Preserved Lemons

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Submitted by Beth from Couscous and Other Good Food from Morocco by Paula Wolfert)

Preserved lemons, sold loose in the souks (Moroccan open-air markets) are one of the indispensable ingredients of Moroccan cooking, used in fragrant lamb and vegetable tagines, recipes for chicken with lemons and olives, and in salads.  Their unique pickled taste and special silken texture cannot be duplicated with fresh lemons or lime juice, despite what some food writers have said.  In Morocco they are made with a mixture of different kinds of lemons, but I have had excellent luck with American lemons from Florida and California….the important thing in preserving lemons is to be certain they are completely covered with salted lemon juice.  With my recipe you can use the lemon juice over and over again.  As a matter of fact, I keep a jar of used lemon pickling juice in the kitchen and when I make salad dressings and have a half lemon left over, I toss it into the jar and let it marinate with the rest.  Sometimes you will see a lacy, white substance clinging to preserved lemons in their jar; it is perfectly harmless, but should be rinsed off for aesthetic reasons just before the lemons are used.  Preserved lemons are rinsed in any case, to rid them of their salty taste.  Cook with both pulps and rinds, if desired.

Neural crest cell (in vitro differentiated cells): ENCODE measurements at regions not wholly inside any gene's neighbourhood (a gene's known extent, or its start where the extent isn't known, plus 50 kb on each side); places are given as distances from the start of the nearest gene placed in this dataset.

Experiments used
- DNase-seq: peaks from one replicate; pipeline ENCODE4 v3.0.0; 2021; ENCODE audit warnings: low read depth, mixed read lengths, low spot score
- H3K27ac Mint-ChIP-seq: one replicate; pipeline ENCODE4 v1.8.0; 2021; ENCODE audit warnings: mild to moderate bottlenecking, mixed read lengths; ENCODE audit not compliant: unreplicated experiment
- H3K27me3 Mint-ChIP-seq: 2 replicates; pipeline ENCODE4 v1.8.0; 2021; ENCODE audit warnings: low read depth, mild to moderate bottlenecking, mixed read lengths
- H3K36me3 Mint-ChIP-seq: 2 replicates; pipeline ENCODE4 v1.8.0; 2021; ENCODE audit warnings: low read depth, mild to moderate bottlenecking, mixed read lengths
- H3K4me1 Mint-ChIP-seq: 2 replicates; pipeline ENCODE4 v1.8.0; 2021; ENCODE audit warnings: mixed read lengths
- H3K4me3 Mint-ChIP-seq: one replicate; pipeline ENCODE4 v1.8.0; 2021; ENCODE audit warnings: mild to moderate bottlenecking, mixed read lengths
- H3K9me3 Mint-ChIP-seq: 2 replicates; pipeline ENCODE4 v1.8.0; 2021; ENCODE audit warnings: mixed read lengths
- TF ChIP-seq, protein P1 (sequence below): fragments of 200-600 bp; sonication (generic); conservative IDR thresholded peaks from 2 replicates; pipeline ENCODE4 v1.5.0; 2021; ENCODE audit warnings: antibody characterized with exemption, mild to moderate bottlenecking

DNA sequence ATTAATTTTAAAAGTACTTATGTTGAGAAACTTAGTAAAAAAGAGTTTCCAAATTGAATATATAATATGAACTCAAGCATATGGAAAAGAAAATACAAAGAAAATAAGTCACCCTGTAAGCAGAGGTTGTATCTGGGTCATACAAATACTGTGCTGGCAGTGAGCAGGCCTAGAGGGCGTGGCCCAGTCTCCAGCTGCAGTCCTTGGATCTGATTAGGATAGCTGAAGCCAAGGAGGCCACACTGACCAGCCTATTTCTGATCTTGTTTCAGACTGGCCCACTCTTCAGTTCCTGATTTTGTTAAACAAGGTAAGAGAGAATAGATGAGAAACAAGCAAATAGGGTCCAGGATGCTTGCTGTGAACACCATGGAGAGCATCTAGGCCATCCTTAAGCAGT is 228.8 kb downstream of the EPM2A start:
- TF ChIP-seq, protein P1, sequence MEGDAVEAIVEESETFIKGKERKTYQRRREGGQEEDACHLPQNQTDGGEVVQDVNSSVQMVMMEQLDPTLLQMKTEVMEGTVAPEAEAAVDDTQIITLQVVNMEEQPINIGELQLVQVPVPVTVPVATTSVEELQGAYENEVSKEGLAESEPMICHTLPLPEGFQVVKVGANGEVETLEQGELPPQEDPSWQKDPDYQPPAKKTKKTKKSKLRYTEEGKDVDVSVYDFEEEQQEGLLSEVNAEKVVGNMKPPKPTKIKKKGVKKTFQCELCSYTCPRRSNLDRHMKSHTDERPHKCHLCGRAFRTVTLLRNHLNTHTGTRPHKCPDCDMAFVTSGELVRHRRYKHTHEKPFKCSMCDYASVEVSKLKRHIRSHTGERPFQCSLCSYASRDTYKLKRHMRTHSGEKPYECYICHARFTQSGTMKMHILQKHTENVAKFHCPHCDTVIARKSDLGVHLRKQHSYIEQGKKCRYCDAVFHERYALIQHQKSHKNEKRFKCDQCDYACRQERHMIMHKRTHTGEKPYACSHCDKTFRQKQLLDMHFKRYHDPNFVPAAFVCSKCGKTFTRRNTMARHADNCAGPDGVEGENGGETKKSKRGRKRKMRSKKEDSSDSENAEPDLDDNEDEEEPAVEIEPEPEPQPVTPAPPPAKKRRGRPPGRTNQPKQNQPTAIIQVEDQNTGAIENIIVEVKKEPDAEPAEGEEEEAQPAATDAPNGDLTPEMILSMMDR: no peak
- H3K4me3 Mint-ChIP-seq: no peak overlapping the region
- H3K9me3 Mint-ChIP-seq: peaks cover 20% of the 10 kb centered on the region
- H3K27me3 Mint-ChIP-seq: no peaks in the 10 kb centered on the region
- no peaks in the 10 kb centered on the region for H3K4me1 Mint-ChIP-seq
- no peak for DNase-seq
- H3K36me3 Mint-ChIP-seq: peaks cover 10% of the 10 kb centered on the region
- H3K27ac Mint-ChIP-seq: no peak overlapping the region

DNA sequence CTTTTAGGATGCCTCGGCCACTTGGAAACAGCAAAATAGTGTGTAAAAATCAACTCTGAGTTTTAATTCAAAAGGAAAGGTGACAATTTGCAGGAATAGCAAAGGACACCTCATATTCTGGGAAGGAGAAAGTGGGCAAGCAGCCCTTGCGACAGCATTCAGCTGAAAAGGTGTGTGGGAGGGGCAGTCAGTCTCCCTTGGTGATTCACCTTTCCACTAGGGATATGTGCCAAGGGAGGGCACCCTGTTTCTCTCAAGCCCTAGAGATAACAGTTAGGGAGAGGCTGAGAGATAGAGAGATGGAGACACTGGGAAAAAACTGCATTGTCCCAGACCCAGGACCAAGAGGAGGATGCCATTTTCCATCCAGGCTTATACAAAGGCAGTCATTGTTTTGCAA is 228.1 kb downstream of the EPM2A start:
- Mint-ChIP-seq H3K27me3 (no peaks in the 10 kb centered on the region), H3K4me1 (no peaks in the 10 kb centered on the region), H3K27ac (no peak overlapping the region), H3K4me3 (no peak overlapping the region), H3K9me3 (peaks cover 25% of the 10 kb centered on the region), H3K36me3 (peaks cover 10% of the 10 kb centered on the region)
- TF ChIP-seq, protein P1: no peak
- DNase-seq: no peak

• 5 lemons (organic preferred since you will be eating the rind)
  • 1/4 cup salt, more if desired
  • (Optional Safi spice mixture—the Gills leave this out):
  • 1 cinammon stick
  • 3 cloves
  • 5-6 coriander seeds
  • 3-4 black peppercorns
  • 1 bay leaf
  • Freshly squeezed lemon juice if necessary (we usually find it’s necessary)


  • Shallow bowl
  • Sterile 1-pint mason jar
  • Sharp knife


Working time: 10 minutes. Ripening time: 30 days

  1.  Quarter lemons from top to within 1/2 inch of the bottom; sprinkle salt on the exposed flesh, then reshape the fruit
  2.  Place one tablespoon salt on the bottom of the mason jar.  Pack in the lemons and push them down, adding more salt, and the optional spices between layers.  Press the lemons down to release their juices and to make room for the remaining lemons.  (If the juice released from the squashed fruit does not cover them, add freshly squeezed lemon juice—not chemically produced lemon juice and NOT water).  Leave some air space before sealing the jar.
  3. Let the lemons ripen in a warm place, turning the jar upside down each day to distribute the salt and juice.  Let ripen for 30 days.
  4. To use, rinse the lemons, as needed, under running water, removing and discarding the pulp, if desired.  There is no need to refrigerate after opening.  Preserved lemons keep up to a year, and the pickling juice cana be used two or three times over the course of a year.

Preserved fruits and vegetables are excellent sources of Vit C (ten times that of the natural fruit)! — Beth

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